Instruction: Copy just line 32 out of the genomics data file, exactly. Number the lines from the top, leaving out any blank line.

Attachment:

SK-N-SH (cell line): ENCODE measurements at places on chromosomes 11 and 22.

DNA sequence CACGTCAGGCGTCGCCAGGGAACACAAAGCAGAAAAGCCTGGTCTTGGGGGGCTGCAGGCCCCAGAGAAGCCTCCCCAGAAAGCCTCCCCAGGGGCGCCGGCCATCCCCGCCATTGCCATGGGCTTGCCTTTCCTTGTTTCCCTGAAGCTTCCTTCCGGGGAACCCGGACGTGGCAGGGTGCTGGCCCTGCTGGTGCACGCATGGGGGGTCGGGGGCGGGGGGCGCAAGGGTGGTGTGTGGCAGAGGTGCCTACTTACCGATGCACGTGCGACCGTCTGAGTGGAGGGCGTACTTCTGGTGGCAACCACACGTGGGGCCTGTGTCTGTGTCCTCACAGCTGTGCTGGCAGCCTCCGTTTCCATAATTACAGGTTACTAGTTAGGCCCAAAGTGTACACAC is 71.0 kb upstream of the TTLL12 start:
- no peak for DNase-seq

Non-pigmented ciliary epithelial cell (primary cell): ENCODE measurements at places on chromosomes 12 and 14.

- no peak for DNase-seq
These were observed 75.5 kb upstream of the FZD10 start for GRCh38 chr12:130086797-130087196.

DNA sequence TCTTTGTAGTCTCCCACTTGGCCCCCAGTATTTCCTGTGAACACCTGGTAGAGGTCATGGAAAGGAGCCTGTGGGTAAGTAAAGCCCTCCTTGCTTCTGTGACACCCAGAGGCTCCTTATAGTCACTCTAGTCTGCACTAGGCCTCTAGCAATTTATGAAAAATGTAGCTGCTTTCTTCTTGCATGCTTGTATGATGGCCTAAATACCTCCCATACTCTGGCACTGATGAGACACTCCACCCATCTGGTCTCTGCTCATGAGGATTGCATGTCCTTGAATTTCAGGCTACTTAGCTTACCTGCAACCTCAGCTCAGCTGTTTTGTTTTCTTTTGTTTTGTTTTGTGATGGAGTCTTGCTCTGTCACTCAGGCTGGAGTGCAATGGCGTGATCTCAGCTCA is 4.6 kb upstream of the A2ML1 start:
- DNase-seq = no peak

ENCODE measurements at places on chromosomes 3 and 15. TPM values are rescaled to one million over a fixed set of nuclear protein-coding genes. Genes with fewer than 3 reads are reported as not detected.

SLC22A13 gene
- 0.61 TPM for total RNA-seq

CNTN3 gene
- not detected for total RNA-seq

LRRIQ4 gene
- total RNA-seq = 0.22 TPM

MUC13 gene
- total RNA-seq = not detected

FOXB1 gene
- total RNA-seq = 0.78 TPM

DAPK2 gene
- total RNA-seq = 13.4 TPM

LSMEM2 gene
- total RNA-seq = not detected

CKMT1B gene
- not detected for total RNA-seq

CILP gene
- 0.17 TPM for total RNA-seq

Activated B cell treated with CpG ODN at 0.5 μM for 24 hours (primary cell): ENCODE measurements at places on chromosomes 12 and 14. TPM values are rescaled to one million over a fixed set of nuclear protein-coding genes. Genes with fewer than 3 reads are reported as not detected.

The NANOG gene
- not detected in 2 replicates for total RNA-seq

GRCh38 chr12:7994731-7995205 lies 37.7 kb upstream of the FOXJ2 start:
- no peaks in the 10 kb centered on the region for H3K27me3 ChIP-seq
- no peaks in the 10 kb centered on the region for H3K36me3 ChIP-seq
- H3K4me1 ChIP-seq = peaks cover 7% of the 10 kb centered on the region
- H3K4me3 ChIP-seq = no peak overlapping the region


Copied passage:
- no peaks in the 10 kb centered on the region for H3K27me3 ChIP-seq